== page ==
Saturday, August 25, 2007

Last Call

In the stats aftermath of my posts yesterday(almost 400 hits), I kept returning to this issue of Randy and Paula White, modern Christianity, truth and doubt.

Truth is a tricky thing. It can be a demanding task master, laying bare all the things which we clumsily try to hide.

Trying to figure out exactly what's going through the minds of those who stop by here, isn't really difficult. They want to know what happened. They want to know the details of this story. That may seem like Christian sensationalism and, to be sure, there certainly is that element. But more than anything, people just want to know how to piece things like this together. They want to understand. They want it to make sense. They want to know what to believe.

In some ways, our own Christian principles work against us in these situations. We are not to gossip. We are not to hold grudges. We are to forgive. We are to speak only what is beneficial to others. When a scandal like this occurs, those thoughts rush into our minds and we suppress our urge to understand because it seems impolite and unseemly to probe deeply into someone's personal problems. We put on kid gloves and try to be gracious and compassionate.


We should definitely be gracious, but there is a balance that the church needs to have in dealing with fallen leadership.

What I wish that the Whites and other leaders knew is how desperately people need the truth. So often, in an effort to be diplomatic or not fuel gossip, leaders will make vague statements that don't really lay out what's going on. Sometimes they're being outright manipulative, at others they are simply trying to be cautious. It's the wrong decision to make.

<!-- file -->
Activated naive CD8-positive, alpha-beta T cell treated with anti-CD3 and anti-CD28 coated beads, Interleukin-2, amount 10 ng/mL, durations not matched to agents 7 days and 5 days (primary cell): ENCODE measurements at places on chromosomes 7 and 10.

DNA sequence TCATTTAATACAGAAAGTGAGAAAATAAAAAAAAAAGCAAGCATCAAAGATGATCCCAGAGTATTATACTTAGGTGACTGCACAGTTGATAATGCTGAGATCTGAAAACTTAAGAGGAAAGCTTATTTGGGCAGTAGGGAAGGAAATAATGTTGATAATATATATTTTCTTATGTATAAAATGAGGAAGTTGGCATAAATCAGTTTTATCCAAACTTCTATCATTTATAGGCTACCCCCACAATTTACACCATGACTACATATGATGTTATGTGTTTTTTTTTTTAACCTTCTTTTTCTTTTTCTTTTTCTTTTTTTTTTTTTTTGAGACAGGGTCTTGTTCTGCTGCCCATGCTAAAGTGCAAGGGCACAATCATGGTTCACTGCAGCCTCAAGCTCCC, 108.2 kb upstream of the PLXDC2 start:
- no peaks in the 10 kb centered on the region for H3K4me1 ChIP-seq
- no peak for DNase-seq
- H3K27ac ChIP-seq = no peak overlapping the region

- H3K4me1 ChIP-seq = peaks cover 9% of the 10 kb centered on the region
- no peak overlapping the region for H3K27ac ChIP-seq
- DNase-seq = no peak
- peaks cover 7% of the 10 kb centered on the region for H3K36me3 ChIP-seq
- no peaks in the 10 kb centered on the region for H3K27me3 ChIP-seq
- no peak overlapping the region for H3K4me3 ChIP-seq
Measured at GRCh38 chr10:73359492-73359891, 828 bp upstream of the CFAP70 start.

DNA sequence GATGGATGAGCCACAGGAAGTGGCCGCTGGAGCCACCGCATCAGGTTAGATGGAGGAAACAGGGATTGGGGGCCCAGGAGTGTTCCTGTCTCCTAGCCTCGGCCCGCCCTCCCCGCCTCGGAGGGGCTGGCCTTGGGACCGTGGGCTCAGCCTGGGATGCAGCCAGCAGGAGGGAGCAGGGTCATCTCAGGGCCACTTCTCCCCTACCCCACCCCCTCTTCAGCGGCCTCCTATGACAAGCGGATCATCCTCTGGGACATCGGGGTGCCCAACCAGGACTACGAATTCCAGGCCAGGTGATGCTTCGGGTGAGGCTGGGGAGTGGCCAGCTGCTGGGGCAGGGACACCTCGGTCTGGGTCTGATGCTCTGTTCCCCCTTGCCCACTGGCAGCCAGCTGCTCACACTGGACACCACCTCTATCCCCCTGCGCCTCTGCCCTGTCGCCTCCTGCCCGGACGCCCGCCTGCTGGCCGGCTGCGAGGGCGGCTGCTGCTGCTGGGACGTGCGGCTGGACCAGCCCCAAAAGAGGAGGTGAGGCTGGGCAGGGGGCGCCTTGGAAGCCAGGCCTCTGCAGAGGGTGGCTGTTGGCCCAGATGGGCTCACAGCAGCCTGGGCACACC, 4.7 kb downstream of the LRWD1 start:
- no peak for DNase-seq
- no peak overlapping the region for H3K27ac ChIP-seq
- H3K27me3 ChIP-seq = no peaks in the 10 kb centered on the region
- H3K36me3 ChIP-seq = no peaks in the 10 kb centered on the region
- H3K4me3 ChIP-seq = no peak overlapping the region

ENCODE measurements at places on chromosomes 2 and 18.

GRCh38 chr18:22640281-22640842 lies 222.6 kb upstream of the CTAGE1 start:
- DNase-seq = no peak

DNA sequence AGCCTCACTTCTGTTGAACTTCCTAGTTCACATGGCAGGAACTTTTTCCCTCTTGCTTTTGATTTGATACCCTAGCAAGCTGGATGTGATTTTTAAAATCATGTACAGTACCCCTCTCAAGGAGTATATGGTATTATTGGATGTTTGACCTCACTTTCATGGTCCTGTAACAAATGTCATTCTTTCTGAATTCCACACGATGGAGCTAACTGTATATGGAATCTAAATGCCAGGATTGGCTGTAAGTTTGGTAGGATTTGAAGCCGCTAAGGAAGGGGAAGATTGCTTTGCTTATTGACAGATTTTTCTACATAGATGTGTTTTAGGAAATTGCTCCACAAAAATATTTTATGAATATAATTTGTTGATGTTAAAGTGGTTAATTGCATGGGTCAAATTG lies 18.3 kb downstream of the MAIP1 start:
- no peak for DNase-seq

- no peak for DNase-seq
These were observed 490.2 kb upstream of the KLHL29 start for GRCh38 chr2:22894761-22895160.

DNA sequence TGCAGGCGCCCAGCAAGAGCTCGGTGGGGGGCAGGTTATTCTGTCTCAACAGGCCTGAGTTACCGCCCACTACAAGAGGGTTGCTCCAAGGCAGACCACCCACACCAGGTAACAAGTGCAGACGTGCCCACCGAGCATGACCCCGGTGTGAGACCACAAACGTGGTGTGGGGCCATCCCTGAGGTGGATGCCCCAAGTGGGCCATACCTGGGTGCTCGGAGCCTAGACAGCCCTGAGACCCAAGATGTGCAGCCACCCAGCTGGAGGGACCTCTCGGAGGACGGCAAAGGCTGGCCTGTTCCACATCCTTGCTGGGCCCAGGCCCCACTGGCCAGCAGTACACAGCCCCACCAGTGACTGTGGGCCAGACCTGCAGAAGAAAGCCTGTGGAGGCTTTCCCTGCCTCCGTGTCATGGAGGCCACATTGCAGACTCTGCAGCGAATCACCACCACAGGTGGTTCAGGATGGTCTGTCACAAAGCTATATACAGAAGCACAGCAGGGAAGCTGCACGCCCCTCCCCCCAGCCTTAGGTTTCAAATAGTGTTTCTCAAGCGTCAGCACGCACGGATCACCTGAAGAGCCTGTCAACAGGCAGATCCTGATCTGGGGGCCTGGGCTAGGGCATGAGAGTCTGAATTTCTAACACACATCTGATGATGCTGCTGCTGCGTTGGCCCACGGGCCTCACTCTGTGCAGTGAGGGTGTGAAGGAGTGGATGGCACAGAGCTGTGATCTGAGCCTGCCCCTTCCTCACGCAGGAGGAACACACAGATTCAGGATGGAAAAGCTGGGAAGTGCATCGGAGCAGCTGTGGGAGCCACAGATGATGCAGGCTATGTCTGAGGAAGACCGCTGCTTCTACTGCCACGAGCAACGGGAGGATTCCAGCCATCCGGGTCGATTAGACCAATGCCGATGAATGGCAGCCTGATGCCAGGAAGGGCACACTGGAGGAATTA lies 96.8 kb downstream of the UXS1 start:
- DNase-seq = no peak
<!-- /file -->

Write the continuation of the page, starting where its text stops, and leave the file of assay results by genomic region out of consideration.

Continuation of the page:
In explanation of their "amicable" divorce, Randy White was quoted as saying that the divorce is 100% his fault. He went on to praise Paula. The article also stated that the divorce was not caused by any third parties, a polite way of saying no one had an affair, but that they their lives had simply started heading in different directions.

That synopsis will not ease the confusion that their congregation and followers will have. Why? Simply, because it doesn't make any sense. There are countless people in America who have divorced because they felt they were no longer in love with each other, or because they drifted apart, but for two Christians who have built an empire trying to lead others, the answer is unsatisfying.

It's unsatisfying because if their statement is true, it shows a very poor understanding of the covenant of marriage before God and the place of honor in which it is held. It's unsatisfying because that excuse just isn't good enough. If nothing dramatic has happened, and no trust violated, then there is no Scripturally valid reason for the divorce.

Their followers will have to make a judgement call about what that means for their pastors, for the teachings they have received, and for how they perceive their relationship with God. Many of them will be overwhelmed by the doubt that they have been duped. It will make them distrust people more easily and be a stumbling block in their faith.

I wish all of you well as you try to piece things together.

(this is my last post on the subject)

1 comment:

Your Hubby said...

I agree wholeheartedly. We are urged, scripturally, to speak the truth in love. And I don't think that is only an exhortation to speak the truth of the gospel. I think it's also an exhortation to be lovingly truthful with each other in everything that we do. It's easy to rationalizing putting a spin on the truth for the sake of sparing someone's feelings or your own discomfort, but when you do so, you pervert the truth and make it something it is not.